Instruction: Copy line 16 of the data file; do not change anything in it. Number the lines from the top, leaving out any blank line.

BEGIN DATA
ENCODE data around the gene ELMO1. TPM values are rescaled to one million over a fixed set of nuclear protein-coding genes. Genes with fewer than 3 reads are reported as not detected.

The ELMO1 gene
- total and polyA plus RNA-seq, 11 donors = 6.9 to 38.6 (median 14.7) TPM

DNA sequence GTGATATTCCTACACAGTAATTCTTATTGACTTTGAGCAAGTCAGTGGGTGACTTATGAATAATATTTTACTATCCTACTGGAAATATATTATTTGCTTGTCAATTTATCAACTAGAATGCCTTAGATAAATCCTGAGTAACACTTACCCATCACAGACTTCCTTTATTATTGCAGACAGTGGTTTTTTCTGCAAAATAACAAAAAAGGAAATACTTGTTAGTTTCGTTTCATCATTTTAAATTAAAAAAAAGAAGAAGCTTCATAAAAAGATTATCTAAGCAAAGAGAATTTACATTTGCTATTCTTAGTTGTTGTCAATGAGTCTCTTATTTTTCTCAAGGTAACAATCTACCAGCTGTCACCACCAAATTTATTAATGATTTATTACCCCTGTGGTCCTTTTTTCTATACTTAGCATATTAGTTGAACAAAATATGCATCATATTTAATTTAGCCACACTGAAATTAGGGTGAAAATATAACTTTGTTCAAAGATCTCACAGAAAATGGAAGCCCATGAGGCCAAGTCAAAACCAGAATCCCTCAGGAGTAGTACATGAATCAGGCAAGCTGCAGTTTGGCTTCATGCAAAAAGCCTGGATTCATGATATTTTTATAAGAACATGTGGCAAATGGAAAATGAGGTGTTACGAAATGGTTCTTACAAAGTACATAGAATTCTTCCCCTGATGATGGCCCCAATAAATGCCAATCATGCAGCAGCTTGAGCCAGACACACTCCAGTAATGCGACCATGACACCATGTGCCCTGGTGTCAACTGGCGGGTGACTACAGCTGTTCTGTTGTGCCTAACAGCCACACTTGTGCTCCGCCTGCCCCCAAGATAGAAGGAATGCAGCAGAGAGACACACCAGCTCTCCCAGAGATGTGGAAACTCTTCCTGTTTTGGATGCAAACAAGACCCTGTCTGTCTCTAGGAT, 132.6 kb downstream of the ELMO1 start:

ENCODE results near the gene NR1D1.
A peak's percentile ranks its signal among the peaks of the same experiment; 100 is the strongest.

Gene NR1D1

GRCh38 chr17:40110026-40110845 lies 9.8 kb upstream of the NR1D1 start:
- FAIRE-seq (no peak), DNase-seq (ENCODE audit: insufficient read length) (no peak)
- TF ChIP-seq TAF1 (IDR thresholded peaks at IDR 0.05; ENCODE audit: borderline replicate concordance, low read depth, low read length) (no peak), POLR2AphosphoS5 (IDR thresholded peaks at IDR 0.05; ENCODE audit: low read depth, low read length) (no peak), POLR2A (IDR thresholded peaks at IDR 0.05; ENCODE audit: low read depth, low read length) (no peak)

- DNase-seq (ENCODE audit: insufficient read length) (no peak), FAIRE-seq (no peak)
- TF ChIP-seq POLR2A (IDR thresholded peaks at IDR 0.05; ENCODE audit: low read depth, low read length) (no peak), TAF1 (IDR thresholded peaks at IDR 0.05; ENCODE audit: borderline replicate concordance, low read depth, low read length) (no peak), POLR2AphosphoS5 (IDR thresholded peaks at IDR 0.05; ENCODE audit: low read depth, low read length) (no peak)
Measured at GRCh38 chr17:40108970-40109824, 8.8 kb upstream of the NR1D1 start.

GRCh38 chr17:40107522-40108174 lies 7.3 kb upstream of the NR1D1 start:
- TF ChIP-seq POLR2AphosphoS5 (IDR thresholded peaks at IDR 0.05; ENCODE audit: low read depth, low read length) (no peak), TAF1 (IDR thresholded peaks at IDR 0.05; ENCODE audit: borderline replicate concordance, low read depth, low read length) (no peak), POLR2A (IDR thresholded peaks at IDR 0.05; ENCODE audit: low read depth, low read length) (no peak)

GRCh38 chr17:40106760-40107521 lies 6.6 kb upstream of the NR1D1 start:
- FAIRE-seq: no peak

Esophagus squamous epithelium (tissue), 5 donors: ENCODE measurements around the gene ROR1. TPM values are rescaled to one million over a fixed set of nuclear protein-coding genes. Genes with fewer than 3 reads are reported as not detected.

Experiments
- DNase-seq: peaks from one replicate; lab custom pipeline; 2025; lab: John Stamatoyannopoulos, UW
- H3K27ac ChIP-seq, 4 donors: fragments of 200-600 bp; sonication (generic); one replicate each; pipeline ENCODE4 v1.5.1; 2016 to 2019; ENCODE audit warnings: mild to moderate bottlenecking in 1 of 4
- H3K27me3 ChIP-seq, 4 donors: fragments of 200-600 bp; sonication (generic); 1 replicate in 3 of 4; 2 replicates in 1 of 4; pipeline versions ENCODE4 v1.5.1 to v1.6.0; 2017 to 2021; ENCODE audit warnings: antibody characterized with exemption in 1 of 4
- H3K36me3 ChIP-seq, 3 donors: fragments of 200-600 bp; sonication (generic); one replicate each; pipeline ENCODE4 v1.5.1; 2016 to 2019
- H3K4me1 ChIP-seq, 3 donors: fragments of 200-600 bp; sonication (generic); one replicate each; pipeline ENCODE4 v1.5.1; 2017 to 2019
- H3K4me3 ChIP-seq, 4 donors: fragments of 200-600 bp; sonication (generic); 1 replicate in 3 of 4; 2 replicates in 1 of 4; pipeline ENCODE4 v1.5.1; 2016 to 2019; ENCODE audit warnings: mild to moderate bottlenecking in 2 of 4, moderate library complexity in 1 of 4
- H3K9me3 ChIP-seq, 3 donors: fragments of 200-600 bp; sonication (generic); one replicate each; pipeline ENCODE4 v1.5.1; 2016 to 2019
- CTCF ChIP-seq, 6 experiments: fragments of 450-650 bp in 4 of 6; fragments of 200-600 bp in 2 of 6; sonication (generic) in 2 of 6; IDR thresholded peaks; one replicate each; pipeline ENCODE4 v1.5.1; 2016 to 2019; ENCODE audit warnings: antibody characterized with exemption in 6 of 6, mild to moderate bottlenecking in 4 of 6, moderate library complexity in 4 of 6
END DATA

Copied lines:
GRCh38 chr17:40106760-40107521 lies 6.6 kb upstream of the NR1D1 start: